- Addiction is a complex disease, and some drugs can cause changes in the brain that make it difficult to stop using drugs or alcohol. Proper treatment is required over the long-term because the risk of relapse exists even after one stops using the substance.
- Addiction treatment should be tailored to the individual’s circumstances, needs, and treatment goals. Factors such as substance of abuse, length of addiction, and willingness to undergo treatment must be considered. Outpatient or inpatient treatment settings, intervention strategies, and treatment services may vary based on the person’s condition and recovery needs.
- The time period one is in treatment is a major consideration. The National Institute on Drug Abuse states that participating in one or more forms of treatment for an adequate period of time is critical. For many people, that means 90 days or more
- Many individuals require medication, such as naltrexone or buprenorphine, especially when recovering from addiction to heroin or other opioids. These medications — and their continued effectiveness in the treatment plan — need to be monitored by a healthcare professional.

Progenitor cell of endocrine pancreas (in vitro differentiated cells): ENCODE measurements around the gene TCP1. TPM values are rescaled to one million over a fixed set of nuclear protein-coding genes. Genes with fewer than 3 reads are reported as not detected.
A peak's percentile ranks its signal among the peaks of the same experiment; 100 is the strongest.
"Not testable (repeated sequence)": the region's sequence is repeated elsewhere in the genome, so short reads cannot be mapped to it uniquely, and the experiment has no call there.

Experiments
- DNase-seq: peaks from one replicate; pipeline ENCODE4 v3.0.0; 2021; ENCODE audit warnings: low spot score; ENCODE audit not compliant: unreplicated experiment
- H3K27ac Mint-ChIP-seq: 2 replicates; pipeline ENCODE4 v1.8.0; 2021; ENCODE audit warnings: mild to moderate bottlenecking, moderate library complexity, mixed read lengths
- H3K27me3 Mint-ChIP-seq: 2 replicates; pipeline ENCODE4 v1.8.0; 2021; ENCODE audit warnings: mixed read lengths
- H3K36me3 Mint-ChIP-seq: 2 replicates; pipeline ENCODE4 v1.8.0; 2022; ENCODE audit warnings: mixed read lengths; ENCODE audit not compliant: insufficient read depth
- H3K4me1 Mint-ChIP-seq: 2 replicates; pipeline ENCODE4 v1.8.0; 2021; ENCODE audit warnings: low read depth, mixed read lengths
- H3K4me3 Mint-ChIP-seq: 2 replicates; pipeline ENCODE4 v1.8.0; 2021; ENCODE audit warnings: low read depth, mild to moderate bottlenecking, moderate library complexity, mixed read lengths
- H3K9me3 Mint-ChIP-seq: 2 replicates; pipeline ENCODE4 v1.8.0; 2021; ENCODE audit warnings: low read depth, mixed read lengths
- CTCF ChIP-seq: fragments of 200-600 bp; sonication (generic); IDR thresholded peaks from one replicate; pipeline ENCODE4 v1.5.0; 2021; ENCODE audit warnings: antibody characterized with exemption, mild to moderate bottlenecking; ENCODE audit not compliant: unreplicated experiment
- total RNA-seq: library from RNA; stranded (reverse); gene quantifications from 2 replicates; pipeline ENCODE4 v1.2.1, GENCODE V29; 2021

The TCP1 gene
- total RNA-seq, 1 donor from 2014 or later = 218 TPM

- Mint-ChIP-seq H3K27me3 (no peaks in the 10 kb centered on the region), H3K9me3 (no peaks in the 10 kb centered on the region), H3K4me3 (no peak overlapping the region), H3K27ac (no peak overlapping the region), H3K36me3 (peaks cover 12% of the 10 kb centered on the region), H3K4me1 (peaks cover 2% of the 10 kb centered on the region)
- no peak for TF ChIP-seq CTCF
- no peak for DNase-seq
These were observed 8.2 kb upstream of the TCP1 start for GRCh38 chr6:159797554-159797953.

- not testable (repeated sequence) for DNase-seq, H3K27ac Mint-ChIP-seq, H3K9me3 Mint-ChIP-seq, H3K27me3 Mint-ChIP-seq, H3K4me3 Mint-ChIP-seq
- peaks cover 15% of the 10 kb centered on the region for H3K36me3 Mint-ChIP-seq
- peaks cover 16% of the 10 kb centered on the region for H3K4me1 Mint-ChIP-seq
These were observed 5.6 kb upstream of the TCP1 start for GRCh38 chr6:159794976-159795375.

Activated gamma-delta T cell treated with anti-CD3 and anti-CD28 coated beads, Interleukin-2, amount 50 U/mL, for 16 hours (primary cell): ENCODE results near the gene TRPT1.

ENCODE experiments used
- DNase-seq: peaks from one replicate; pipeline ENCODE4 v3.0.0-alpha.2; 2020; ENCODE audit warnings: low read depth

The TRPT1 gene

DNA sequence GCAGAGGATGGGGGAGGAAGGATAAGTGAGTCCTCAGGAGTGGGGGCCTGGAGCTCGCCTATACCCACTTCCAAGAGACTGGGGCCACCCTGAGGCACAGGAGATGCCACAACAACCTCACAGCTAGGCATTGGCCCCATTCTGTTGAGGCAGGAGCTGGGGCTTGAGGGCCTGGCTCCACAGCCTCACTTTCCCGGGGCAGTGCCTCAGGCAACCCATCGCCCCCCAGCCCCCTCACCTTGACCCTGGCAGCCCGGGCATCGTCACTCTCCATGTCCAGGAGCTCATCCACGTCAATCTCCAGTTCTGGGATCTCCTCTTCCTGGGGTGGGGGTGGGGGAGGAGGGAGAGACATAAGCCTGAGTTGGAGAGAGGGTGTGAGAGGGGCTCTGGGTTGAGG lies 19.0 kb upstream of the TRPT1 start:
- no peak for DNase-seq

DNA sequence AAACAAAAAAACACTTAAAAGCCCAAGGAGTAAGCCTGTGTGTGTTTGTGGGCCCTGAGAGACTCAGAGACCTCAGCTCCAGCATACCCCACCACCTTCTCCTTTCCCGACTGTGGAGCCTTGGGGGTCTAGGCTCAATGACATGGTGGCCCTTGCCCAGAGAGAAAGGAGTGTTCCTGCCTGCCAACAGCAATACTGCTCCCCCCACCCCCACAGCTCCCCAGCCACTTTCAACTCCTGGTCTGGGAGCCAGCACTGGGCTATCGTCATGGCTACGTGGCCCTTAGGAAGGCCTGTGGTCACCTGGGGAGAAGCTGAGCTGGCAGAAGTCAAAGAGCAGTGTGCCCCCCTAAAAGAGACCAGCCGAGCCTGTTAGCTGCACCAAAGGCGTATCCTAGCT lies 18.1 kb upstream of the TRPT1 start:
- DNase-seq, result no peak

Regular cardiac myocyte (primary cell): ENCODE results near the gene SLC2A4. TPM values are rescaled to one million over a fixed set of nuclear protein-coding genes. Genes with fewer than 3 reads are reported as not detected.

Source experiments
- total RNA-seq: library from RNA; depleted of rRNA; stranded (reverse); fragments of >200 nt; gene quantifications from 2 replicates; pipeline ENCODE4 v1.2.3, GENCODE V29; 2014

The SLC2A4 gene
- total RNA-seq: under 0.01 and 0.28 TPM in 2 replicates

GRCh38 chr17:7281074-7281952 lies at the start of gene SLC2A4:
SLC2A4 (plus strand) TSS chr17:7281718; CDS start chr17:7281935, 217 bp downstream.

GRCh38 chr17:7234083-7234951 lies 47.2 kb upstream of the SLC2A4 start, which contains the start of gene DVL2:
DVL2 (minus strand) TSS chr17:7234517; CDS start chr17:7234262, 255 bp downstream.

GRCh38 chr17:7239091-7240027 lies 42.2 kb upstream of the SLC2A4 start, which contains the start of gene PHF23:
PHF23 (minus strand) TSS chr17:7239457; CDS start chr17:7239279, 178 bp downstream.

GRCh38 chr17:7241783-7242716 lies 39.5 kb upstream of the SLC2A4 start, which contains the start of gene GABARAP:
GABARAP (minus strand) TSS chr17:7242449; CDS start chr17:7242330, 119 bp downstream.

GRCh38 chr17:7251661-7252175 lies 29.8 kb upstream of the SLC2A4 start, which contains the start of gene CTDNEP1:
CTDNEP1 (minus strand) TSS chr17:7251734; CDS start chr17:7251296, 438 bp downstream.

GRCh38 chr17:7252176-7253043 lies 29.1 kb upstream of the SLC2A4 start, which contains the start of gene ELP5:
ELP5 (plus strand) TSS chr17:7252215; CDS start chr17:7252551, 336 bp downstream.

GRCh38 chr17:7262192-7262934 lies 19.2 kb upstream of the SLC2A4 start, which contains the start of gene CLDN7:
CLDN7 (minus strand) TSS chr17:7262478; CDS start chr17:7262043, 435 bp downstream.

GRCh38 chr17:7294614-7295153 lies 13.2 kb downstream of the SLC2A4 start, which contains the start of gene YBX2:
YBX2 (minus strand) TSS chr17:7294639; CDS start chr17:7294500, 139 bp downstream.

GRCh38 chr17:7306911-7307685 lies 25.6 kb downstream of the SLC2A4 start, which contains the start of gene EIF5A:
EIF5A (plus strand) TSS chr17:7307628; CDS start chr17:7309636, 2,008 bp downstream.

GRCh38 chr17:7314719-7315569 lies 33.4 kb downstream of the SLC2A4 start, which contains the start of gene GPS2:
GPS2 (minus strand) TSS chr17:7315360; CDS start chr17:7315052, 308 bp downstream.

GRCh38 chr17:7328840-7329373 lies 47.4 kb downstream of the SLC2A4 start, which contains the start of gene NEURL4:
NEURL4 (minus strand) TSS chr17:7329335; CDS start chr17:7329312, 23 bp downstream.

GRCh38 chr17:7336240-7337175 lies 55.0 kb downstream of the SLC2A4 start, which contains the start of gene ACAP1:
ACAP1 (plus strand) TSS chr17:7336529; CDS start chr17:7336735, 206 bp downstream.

- A treatment plan should be continuously assessed and modified based on the person’s needs throughout the course of treatment. Different medical services, medications, therapies, and social or legal services may be required over time.
Medical Detox Determines the Level of Care Needed
If you are not familiar with the established protocols for helping an individual detox, it is best to avoid providing care that might be ineffective or harmful. Avoiding home detox remedies can set an individual struggling with addiction on a better path. The serious consequences of drug use should be managed in a professional setting. Physicians, nurses, and psychologists are equipped to address challenging symptoms and complications during the detox stage, and help manage symptoms as they arise.
You can help your loved one prepare for the detox process by researching levels of care, finding out about how to pay for addiction treatment, and For more information about addiction treatment in the Tampa Bay area, please reach out to our knowledgable and caring admissions navigators at .